There was a very interesting – and quite worrying – article published on the al-Jazeera website today consisting of an interview with the Economic Editors of the right-wing Mail on Sunday (Dan Atkinson) and the left-leaning Guardian (Larry Elliott) about the economic prospect facing the UK. Atkinson and Elliott have apparently collaborated on four books together and their latest one is entitled “Going South: Why Britain will have a third world economy by 2014“.
Lots of depressing bits to note, not least this paragraph:
“On the face of it, the return to recession in the winter and early spring of 2011-2012 is merely the latest expression of the British economy’s almost limitless capacity to disappoint. But we fear matters are much more serious than that. We cannot find work for all our people, and import skilled foreigners to make up the deficiencies in our own workforce. We have run a balance of payments deficit every year since 1983. Government and the public are burdened by debt. State support for the banking sector is roughly 100 per cent of GDP. The quick fixes are all used up. Near term, we fear the danger is a move from conventional recession into a long-running depression, with chronically high unemployment, falling living standards and, eventually, interruptions to energy supplies.”
Does that sound too gloomy? I went to look for more information and coincidentally found an article jointly written by Atkinson and Elliott earlier this month in the Guardian where they discuss the UK’s balance of payments deficit and it made me even more depressed! Have a read of this:
“The cotton and woollen mills are long gone, as are many of the companies in the electronics and motor vehicle sectors that flourished briefly in the 1930s and again after the second world war. The decline of British manufacturing is symbolised by the fate of Longbridge in Birmingham. At the end of the 1960s, it was the largest car plant in the world, employing 250,000 people, but after the collapse of MG Rover in 2005, most of the site was sold off for commercial and residential use. There are still a few car workers at Longbridge, but they are employed by the Shanghai Automotive Industry Corporation. The old Morris plant at Cowley, on the outskirts of Oxford, has survived and is still churning out the Minis that, along with Mary Quant dresses and the Beatles, were the symbols of the swinging 60s. The plant, though, is owned by BMW of Bavaria. It is a similar story for Jaguar and Land Rover, run by the Indian company Tata.
“Gone, too, is the oil that briefly, in the 1970s and 1980s, offered the promise of a windfall to finance industrial regeneration. The oil wells are all but dry, so Britain is no longer a beneficiary of high crude prices caused by strong demand from the emerging world and the gradual decline in production from fields where oil is cheap to extract. Oil and gas are imported from Russia and the Middle East, nuclear power stations are coming to the end of their lives and Britain has only a handful of working coalmines. The words used by Sir Edward Grey in 1914 now have a more literal meaning: the lights are about to go out.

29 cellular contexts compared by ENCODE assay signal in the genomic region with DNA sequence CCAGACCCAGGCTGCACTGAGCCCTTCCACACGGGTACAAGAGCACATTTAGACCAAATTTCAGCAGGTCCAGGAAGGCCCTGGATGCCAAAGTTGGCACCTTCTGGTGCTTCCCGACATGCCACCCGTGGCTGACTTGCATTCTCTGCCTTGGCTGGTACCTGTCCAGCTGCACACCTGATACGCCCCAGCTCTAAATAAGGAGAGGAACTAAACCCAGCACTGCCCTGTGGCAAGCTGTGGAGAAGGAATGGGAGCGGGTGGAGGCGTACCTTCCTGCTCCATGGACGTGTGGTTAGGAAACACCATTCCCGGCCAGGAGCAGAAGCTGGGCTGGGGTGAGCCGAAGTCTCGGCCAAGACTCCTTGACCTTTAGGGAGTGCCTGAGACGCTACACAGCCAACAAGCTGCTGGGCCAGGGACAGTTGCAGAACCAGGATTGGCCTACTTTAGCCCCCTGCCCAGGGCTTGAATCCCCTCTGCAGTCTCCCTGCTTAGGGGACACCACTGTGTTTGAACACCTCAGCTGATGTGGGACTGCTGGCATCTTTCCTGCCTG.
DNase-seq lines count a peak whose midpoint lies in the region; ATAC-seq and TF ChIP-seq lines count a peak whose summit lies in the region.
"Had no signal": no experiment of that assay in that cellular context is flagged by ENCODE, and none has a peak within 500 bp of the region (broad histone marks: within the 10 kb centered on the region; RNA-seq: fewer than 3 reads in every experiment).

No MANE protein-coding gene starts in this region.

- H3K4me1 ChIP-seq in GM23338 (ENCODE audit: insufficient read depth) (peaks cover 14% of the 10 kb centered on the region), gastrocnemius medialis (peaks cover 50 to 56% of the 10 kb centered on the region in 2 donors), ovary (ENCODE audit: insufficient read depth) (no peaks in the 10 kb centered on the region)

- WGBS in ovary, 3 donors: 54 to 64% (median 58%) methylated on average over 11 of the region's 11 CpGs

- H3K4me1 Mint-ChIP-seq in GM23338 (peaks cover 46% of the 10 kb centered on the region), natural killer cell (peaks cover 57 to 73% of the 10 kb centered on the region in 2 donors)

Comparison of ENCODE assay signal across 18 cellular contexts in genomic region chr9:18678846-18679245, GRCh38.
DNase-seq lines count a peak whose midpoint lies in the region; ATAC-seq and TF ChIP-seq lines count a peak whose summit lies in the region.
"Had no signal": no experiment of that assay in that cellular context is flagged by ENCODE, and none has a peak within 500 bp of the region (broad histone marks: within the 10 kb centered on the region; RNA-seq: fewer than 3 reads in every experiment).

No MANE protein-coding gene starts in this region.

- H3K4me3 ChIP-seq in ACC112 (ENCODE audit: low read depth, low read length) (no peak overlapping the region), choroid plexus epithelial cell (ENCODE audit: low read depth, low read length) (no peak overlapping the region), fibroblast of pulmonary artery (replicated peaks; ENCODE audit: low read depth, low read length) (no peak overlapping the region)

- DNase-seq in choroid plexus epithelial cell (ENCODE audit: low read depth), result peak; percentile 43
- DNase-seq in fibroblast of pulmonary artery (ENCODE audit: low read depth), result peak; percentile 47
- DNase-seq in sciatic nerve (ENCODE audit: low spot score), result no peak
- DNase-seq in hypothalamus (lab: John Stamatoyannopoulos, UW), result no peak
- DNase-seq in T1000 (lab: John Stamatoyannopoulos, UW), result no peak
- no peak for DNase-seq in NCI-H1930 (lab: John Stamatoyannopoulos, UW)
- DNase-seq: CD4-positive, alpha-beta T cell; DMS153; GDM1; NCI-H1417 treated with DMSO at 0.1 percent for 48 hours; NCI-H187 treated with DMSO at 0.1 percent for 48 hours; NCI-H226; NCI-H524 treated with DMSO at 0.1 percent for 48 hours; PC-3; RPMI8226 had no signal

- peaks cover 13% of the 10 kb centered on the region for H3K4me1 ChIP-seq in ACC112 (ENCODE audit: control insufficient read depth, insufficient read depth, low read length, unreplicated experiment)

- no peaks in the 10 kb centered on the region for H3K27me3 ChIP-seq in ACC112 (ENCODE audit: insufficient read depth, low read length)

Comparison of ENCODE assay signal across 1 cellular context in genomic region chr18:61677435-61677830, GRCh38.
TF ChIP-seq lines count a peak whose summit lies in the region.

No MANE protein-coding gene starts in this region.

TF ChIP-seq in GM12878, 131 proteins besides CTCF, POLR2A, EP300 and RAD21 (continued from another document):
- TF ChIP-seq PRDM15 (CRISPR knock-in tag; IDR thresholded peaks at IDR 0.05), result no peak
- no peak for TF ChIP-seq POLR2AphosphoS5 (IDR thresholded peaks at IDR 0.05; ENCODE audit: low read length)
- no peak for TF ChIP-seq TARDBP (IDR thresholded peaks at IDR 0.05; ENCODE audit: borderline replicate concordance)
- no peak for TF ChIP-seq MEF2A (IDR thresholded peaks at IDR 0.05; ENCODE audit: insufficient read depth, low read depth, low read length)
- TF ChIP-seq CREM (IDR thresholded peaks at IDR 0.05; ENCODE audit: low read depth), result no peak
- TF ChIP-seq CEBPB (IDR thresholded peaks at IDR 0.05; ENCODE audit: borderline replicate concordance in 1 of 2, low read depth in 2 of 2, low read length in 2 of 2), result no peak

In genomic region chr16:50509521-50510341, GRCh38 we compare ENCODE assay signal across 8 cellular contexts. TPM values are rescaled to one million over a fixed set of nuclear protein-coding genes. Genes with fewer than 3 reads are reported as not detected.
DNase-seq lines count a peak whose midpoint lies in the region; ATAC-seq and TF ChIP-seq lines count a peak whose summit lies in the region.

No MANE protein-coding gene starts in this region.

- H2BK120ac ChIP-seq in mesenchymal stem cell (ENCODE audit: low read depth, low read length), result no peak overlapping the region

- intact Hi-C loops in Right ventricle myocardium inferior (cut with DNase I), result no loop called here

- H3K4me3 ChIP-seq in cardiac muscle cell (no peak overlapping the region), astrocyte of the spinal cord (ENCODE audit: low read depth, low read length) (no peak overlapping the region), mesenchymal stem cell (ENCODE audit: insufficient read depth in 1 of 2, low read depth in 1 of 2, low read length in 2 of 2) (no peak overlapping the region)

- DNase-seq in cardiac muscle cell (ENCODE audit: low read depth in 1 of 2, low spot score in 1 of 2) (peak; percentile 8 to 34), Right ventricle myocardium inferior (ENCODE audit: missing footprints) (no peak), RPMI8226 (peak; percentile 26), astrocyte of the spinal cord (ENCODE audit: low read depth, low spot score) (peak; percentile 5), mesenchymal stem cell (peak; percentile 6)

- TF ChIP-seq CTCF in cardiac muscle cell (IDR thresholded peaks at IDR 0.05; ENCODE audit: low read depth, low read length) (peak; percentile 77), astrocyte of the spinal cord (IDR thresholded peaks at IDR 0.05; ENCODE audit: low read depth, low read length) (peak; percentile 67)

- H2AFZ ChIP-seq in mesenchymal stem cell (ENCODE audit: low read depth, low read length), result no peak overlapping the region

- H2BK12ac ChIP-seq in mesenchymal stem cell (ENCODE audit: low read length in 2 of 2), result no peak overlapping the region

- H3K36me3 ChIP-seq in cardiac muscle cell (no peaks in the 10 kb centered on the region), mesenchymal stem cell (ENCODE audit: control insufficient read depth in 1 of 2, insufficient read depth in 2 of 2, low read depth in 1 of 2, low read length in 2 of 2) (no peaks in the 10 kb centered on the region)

“In the hundred years from 1914 to 2014, the century since the outbreak of the first world war, the UK will have declined from pre-eminent global superpower to developing country, or “emerging market”. The symptoms of this vertiginous plunge in the world’s rankings are already starkly apparent: a chronic balance of payments deficit, a looming shortage of energy and food, a dysfunctional labour market, volatility in economic growth and a painful vulnerability to external events.
“Since the start of the crisis, the UK has borrowed more in seven years than in all its previous history. It has impoverished savers by pegging the bank rate well below the level of inflation, and indulged in the sort of money-creation policies normally associated with Germany in 1923, Latin American banana republics in the 1970s and, more latterly, Robert Mugabe’s Zimbabwe.
“Then there is the large number of unproductive workers engaged in supervisory or “security” roles, on the streets, in public parks, on the railways and at airports. There are the wars fought without the proper resources to do so, and the awareness among military commanders that, in the absence of any military conflict, their forces will be shrunk further, there being no attempt objectively to assess the nation’s enduring defence needs. There is the ramshackle infrastructure existing in parallel with procurement contracts that run billions of pounds over budget and are then cancelled.
“If these are the big indicators of imminent relegation, the smaller ones are too numerous fully to catalogue. Thus the UK government has unveiled a “tourism strategy”, in the manner beloved of developing countries the world over, and the annual allocation of places at state schools has disclosed such an enormous shortage that the authorities have resorted to lotteries and other forms of rationing, rather like the “rolling blackouts” seen in post-colonial countries that have allowed their power stations to decay.
“On 21 March, chancellor George Osborne, in his Budget speech, acknowledged that the UK was now in competition not with Germany or the US but with emerging economies: “Do we watch as the Brazils and the Chinas and the Indias of this world power ahead of us in the global economy; or do we have the national resolve to say: ‘No, we won’t be left behind. We want to be out in front’?”
“Elsewhere in his speech, he made this telling aside: “[We are] working to develop London as a new offshore market for the Chinese currency.””